Good Luck!

Good luck in your mock exams and especially in your English exams tomorrow and Friday!

Remember the key points:

  • Is the question asking you to look at content or the method used by the writer?
  • Try to link points together.
  • Use quotations to support your ideas.
  • Content questions are asking you to make inferences and interpretations about the text – show you understand by saying what the text is suggesting.
  • Method questions are looking at how the writer has achieved an effect – ask yourself ‘Why has the writer used this particular word or phrase?’
  • On the writing section, remember all our work on Super Learning Day and PLAN!
  • Remember to only answer ONE writing question.
  • Stay calm and write as much as you can!!

See you on Wednesday!

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Content vs Method

The questions on the Language exams fall roughly into two categories: content and method.

CONTENT

Content questions are those that deal with WHAT the source is saying and suggesting. These questions will be phrased in different ways but some examples are: ‘What do we learn…?’; ‘What does Source X suggest about…?’; ‘What are we told…?’; ‘List 3 details…’.

For these sorts of questions, you need to show you understand the content of the source by picking quotations and then making inferences or interpretations about them WHICH ANSWER THE QUESTION. Get full marks by identifying a pattern (similar things) or by noting the cumulative effect of all the points you are making by making an overall statement about what these things tell you about the source.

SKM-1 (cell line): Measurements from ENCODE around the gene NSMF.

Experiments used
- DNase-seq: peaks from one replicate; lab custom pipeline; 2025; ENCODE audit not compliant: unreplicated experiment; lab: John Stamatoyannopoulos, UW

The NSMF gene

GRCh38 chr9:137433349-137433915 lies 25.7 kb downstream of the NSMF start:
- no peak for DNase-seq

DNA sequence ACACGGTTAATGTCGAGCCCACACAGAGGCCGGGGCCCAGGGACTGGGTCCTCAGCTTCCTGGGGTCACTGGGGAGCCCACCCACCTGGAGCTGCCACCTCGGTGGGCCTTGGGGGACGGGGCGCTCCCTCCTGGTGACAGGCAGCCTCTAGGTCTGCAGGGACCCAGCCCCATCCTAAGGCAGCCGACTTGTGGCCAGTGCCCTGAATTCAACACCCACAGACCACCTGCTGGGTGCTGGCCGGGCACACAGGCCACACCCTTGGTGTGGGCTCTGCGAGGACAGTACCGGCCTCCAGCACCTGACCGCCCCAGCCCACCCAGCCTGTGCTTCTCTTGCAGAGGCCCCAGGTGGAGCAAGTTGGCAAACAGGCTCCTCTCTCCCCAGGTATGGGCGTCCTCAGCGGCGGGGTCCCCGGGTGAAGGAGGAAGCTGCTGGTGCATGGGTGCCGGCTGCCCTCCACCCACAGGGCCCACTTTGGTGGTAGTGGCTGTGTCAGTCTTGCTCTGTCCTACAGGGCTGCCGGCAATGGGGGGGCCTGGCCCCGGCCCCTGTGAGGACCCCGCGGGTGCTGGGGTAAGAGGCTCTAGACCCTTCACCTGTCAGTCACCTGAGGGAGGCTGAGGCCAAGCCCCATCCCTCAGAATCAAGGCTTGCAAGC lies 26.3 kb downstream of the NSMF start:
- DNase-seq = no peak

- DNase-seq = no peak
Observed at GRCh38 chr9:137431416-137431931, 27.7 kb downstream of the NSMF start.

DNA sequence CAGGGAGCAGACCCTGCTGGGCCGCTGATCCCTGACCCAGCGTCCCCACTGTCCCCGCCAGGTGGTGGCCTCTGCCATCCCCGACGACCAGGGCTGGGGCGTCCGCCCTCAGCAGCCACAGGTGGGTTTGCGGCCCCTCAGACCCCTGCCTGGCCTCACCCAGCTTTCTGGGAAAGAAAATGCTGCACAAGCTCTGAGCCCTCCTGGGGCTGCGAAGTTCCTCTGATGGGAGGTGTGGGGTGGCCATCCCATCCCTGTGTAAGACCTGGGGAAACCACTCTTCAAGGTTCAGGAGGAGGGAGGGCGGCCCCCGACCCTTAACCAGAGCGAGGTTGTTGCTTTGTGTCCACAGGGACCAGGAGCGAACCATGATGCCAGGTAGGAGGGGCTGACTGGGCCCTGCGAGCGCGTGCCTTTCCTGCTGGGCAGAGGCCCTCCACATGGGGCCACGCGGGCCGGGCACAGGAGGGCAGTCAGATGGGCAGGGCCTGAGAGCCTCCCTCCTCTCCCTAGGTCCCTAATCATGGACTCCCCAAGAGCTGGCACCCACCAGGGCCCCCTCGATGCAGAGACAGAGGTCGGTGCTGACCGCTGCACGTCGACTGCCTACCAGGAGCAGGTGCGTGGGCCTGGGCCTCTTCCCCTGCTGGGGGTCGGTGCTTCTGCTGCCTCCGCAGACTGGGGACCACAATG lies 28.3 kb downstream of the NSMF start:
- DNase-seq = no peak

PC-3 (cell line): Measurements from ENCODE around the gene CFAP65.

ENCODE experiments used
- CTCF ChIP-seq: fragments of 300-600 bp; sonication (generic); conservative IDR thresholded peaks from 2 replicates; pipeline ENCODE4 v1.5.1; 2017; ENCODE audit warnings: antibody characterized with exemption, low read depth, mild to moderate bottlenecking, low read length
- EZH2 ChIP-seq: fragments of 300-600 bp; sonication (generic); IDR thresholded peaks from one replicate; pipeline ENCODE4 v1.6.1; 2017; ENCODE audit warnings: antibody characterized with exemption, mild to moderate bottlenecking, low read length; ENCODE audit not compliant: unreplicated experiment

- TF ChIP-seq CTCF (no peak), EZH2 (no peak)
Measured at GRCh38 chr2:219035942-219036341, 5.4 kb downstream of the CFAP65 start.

Your answers should include phrases like:
this žquotation…

emphasises …
žunderlines …
žhighlights …
žshows…
suggests…
žtells us …
žgives the reader the impression…
makes the reader feel / think…

METHOD

Method questions are those that deal with HOW the writer achieves a particular effect or HOW the writer has written something. These questions might be phrased ‘How does the writer make you..?; ‘Explain how the writer…’; ‘What impression do you get…’; ‘Explain the writer’s feelings about…’.

For these sorts of questions, you need to be understanding HOW the writer has written the source by identifying particular techniques and what the effect of these techniques are. It is NOT necessary to name the technique used. You MUST say how it makes the reader feel / affects the piece of writing.

In these questions, ask yourself: what impression do I get? Why do I get it? It will be the specific language choice of the writer that is making that impression on you. Good things to look for are powerful adjectives, metaphors, similes, alliteration, rhetorical questions, direct address, facts/statistics etc.